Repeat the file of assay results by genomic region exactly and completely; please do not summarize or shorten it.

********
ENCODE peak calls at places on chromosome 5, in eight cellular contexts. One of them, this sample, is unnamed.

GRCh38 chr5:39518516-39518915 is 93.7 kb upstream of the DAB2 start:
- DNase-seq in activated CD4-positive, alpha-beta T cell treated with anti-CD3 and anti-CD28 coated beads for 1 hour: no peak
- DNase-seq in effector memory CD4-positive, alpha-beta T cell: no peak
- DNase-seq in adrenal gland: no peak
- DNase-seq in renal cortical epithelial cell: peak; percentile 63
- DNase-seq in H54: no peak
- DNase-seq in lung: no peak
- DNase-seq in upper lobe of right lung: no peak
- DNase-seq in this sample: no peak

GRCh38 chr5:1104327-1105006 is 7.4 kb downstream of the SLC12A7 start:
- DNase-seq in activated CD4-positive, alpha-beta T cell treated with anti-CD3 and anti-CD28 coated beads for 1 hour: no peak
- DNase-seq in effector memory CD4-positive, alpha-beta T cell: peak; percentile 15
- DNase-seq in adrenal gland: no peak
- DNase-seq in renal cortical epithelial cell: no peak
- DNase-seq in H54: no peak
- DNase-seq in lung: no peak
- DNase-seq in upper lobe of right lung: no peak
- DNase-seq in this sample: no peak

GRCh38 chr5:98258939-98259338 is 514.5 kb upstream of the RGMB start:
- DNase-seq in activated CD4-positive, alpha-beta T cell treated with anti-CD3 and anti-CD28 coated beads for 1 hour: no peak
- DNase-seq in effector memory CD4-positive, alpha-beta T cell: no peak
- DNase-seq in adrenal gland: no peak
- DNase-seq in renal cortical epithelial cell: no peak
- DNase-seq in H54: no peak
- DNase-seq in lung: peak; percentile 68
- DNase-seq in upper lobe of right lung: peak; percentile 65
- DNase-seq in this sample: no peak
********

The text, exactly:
ENCODE peak calls at places on chromosome 5, in eight cellular contexts. One of them, this sample, is unnamed.

GRCh38 chr5:39518516-39518915 is 93.7 kb upstream of the DAB2 start:
- DNase-seq in activated CD4-positive, alpha-beta T cell treated with anti-CD3 and anti-CD28 coated beads for 1 hour: no peak
- DNase-seq in effector memory CD4-positive, alpha-beta T cell: no peak
- DNase-seq in adrenal gland: no peak
- DNase-seq in renal cortical epithelial cell: peak; percentile 63
- DNase-seq in H54: no peak
- DNase-seq in lung: no peak
- DNase-seq in upper lobe of right lung: no peak
- DNase-seq in this sample: no peak

GRCh38 chr5:1104327-1105006 is 7.4 kb downstream of the SLC12A7 start:
- DNase-seq in activated CD4-positive, alpha-beta T cell treated with anti-CD3 and anti-CD28 coated beads for 1 hour: no peak
- DNase-seq in effector memory CD4-positive, alpha-beta T cell: peak; percentile 15
- DNase-seq in adrenal gland: no peak
- DNase-seq in renal cortical epithelial cell: no peak
- DNase-seq in H54: no peak
- DNase-seq in lung: no peak
- DNase-seq in upper lobe of right lung: no peak
- DNase-seq in this sample: no peak

GRCh38 chr5:98258939-98259338 is 514.5 kb upstream of the RGMB start:
- DNase-seq in activated CD4-positive, alpha-beta T cell treated with anti-CD3 and anti-CD28 coated beads for 1 hour: no peak
- DNase-seq in effector memory CD4-positive, alpha-beta T cell: no peak
- DNase-seq in adrenal gland: no peak
- DNase-seq in renal cortical epithelial cell: no peak
- DNase-seq in H54: no peak
- DNase-seq in lung: peak; percentile 68
- DNase-seq in upper lobe of right lung: peak; percentile 65
- DNase-seq in this sample: no peak